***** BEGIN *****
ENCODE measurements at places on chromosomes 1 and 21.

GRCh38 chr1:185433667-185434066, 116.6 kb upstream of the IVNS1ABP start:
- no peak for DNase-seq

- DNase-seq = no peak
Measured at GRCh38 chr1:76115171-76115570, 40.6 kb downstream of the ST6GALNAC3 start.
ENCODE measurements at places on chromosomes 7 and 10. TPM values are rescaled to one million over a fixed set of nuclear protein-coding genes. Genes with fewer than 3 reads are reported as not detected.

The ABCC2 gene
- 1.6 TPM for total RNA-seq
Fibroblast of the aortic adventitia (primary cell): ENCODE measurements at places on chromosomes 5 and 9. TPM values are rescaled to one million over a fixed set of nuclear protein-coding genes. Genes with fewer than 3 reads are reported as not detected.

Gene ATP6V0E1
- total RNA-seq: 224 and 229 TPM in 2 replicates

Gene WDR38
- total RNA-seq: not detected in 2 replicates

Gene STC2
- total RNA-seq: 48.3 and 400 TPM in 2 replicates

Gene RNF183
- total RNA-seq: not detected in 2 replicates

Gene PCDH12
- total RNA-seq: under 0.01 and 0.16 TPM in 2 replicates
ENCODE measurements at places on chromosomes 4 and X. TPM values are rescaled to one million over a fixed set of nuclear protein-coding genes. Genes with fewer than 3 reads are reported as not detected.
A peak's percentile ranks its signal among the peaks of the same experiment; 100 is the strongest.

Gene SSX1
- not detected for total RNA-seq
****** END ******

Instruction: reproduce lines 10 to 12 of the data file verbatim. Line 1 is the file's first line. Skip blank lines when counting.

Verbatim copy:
Gene ATP6V0E1
- total RNA-seq: 224 and 229 TPM in 2 replicates

Gene WDR38